Effluents in river killing aquatic creatures

Activists warn of protest if dist admin fails to stop pollution of River Phalguni

People residing on the banks of River Phalguni, especially near Maravoor, Kenjar and Jokatte areas, have been affected by the contamination of water due to the release of industrial effluents.

The water pollution has proven disastrous for aquatic creatures. Member of the Rastriya Parisara Samrakshana Okkoota have, meanwhile, warned the district administration of staging a protest by setting up tents in front of the deputy commissioner’s office and dwelling there, if no action is initiated against the wrongdoers within 24 hours.

Dead creatures including fish and crabs have been found floating the last three days in the Phalguni River and the stench emanating from the water full of dead creatures has spread in the area. Although the whereabouts of the contaminating agents are yet to be known, the industry effluents are visible as the water on one side of the Malavoor dam has turned black in colour.

Titus D’Souza, a resident of Padushedde Kudru near the Malavoor dam, said that the water has turned black over the last one week and this kind of incident has taken place for the first time in the last 54 years. “Fish like ‘Mudavu’, ‘Irpe’ and ‘Periyolu’ and also crabs have died in large numbers. Houses dwelling near the dam have been finding it difficult to bear the stench. Although the matter has been informed to Moodushedde Gram Panchayat, the officers and elected representatives have continued to ignore the problem,” he said.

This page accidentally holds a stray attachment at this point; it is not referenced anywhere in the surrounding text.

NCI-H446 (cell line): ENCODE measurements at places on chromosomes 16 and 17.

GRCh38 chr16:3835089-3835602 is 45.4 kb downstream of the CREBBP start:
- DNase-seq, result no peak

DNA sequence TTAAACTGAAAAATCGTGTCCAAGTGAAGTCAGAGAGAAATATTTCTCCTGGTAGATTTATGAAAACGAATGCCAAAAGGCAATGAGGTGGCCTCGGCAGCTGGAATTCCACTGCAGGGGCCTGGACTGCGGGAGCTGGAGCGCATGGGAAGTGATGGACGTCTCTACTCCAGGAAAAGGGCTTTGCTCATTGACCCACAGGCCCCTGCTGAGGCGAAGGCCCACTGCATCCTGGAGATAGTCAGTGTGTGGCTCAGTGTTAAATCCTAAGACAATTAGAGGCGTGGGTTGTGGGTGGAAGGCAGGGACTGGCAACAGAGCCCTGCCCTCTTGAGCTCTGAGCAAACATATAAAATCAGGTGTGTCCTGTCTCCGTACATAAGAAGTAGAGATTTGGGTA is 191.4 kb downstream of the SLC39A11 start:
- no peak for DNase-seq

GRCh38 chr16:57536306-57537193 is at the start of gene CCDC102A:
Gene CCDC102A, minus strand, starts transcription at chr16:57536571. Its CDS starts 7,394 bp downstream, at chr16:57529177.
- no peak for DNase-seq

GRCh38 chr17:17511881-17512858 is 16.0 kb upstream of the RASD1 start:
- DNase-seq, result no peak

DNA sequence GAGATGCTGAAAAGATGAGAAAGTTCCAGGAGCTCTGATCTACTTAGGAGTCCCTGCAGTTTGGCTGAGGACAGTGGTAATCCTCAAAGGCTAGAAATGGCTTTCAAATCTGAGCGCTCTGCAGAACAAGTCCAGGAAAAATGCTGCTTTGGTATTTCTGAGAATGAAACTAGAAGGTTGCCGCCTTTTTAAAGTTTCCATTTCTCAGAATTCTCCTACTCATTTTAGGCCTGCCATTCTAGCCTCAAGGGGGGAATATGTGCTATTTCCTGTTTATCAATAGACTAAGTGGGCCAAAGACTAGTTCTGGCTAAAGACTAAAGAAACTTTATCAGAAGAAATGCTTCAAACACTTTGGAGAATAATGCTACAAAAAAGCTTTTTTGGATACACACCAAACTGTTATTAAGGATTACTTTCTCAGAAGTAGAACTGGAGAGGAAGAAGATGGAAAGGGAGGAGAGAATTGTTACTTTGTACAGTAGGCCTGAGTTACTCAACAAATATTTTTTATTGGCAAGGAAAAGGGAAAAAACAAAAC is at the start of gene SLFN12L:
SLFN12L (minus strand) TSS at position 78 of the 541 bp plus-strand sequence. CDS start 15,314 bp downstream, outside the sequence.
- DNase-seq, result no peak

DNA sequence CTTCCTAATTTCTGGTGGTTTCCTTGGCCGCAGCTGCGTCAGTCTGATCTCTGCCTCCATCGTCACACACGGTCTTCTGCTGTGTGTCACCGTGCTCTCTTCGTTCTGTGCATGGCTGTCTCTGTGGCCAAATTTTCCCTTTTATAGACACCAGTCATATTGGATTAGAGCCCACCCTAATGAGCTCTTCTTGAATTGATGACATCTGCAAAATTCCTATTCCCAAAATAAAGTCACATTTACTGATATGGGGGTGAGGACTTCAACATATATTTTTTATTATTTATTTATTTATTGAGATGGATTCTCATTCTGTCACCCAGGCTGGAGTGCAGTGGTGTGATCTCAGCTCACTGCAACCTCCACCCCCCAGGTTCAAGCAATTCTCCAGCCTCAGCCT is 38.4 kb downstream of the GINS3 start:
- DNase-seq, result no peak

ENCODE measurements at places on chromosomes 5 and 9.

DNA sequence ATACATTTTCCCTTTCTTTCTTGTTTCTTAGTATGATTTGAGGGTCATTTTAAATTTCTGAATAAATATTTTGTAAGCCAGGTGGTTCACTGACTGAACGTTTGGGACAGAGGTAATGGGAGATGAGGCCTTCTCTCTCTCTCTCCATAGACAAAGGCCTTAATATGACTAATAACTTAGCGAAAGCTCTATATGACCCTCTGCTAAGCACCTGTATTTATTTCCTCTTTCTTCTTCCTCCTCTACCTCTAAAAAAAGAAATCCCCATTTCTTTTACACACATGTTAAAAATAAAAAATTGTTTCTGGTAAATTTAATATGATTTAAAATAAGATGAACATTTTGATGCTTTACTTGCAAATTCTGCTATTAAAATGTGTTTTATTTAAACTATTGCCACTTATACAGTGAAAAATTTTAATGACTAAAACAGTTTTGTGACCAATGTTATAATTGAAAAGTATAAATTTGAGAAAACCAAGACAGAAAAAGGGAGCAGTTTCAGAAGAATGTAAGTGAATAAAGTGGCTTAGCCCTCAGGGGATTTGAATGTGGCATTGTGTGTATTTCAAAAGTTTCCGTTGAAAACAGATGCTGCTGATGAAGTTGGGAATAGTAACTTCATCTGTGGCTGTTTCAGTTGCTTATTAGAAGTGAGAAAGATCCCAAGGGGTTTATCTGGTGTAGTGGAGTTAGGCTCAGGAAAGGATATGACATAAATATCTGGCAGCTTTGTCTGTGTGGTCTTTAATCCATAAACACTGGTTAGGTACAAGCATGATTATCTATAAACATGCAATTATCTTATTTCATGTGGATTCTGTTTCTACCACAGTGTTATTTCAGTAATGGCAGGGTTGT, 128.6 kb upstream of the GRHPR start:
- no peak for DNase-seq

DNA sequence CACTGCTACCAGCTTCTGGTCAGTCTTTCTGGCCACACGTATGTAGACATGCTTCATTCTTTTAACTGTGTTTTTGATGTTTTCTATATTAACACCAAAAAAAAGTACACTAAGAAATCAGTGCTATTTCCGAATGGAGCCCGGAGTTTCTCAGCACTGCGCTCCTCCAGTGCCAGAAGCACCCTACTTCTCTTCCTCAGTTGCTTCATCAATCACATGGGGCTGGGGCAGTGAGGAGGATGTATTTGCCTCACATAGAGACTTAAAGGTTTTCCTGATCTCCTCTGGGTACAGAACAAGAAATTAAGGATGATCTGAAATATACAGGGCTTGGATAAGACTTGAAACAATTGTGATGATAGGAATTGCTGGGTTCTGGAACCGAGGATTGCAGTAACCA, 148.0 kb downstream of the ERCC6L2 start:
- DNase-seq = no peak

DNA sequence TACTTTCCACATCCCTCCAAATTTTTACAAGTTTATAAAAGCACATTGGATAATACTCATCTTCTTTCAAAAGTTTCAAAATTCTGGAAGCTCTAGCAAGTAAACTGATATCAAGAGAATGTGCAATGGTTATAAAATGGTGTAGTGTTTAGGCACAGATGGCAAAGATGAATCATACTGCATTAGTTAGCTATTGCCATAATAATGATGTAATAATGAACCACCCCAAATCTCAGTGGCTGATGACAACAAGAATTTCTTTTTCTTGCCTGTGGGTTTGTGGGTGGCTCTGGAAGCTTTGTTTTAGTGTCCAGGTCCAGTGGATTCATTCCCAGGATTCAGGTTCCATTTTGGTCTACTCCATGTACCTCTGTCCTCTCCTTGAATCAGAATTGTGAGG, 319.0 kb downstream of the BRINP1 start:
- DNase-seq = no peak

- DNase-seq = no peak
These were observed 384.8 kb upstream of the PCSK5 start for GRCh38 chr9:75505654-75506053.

Staff from the Karnataka State Pollution Board Control have collected samples of the polluted water for analysis. Shashidhar Shetty, the Rastriya Parisara Samrakshana Okkoota secretary, said that the effluents are released by the nearby industries into the open drain which joins the Phalguni River, on which the dam has been constructed near Malavoor. As a result, the groundwater in the area has also been contaminated. This is evident with the fact that the water in the wells in the nearby houses has been spoiled, he complained.

Illegal sand mining
Amir, Reginald, Elvita and Clavy, residents of Lower Kenjar, Thokur and Maravoor, said many families in the villages were dependent on the river water. “But, now, the water is not potable. Illegal sand mining, which is being carried out excessively in the area, has resulted in increase in salinity of the water over the last one year. Along a stretch of one kilometre, from Maravoor to Jokatte, 27 sand mining licences have been issued and sand extraction is being carried out during the night as well. The Jokatte Gram Panchayat has been supplying water through tankers. However, the quantity is insufficient. Water in the wells has also turned salty,” they said.

The contamination of water due to industrial effluents has aggravated the problem. Two cattle belonging to Prakash Shetty have died after drinking the polluted water.

Shashidar Shetty said that the Kandla or the mangrove on the island between the river, has gone dry due to illegal sand mining. “The district administration and the district in-charge minister are directly responsible for the incident of water contamination. If no action is initiated within 24 hours, the local residents will put up tents in front of the deputy commissioner’s office as a mark of protest,” he warned. The residents also took out a candle-light march under the banner “Save Mother Nature, Save Water” later in the evening.
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